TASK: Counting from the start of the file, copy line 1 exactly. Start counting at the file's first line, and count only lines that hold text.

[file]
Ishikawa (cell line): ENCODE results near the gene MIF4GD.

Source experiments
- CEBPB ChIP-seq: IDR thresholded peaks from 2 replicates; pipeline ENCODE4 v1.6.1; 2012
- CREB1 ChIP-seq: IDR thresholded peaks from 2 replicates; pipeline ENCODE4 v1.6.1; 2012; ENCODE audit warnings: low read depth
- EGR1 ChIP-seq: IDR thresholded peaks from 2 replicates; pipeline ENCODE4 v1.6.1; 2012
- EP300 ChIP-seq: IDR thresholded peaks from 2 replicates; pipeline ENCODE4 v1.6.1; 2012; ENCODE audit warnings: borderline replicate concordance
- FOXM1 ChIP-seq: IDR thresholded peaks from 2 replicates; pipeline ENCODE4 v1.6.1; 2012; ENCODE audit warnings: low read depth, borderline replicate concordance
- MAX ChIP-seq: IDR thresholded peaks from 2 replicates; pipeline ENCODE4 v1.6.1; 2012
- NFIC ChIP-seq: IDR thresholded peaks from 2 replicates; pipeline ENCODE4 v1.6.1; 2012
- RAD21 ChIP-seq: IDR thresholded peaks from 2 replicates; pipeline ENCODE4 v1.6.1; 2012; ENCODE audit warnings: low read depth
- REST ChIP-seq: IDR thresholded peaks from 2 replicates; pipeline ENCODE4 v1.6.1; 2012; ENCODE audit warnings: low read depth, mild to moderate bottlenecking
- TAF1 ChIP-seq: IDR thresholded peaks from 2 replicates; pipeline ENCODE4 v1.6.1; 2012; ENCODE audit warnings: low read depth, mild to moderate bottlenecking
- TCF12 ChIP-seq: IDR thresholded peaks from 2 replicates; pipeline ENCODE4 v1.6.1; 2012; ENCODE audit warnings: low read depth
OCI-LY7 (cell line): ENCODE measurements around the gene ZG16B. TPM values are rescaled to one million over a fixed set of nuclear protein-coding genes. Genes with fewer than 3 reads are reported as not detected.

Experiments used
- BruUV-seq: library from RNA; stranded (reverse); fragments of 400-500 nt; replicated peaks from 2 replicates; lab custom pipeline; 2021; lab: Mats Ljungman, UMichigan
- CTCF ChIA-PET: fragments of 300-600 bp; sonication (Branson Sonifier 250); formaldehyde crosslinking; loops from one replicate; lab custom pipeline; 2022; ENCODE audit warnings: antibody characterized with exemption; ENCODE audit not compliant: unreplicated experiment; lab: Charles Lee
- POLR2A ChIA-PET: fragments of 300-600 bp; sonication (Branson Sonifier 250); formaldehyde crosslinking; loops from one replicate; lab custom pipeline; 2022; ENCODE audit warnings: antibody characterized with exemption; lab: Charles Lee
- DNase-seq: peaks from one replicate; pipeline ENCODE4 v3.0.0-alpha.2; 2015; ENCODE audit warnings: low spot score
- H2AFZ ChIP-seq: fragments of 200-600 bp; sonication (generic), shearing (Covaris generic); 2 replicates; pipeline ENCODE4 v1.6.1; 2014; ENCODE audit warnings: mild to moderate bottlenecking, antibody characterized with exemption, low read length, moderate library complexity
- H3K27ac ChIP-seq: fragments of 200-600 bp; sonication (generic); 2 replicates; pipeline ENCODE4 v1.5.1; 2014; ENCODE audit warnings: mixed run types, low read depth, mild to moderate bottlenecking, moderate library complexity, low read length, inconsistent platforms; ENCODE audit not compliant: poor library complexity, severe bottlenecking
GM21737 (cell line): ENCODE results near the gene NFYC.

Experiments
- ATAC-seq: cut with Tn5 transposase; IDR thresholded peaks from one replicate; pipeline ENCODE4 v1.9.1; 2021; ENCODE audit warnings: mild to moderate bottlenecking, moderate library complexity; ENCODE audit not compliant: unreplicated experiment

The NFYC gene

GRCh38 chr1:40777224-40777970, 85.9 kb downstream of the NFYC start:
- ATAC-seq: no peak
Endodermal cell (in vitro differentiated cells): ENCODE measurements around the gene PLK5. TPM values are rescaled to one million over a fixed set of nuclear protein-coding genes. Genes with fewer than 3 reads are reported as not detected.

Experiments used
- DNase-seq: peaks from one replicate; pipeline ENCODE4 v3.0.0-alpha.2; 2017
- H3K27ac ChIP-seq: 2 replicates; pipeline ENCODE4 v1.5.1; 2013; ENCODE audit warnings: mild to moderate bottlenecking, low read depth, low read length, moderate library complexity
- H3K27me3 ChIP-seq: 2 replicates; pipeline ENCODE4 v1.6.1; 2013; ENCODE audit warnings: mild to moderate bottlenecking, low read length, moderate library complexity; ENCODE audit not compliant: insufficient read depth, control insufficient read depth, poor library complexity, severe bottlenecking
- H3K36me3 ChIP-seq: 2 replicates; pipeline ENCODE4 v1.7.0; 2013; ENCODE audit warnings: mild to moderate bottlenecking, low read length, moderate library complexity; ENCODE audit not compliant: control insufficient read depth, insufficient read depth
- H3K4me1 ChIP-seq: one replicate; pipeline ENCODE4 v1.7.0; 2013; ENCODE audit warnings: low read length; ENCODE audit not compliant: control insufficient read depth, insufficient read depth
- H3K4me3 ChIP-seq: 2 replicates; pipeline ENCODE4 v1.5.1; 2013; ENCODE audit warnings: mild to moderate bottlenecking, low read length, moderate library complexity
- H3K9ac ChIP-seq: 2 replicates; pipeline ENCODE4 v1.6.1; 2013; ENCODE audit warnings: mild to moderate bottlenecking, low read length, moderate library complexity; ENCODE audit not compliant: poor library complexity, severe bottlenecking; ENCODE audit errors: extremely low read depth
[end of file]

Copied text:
Ishikawa (cell line): ENCODE results near the gene MIF4GD.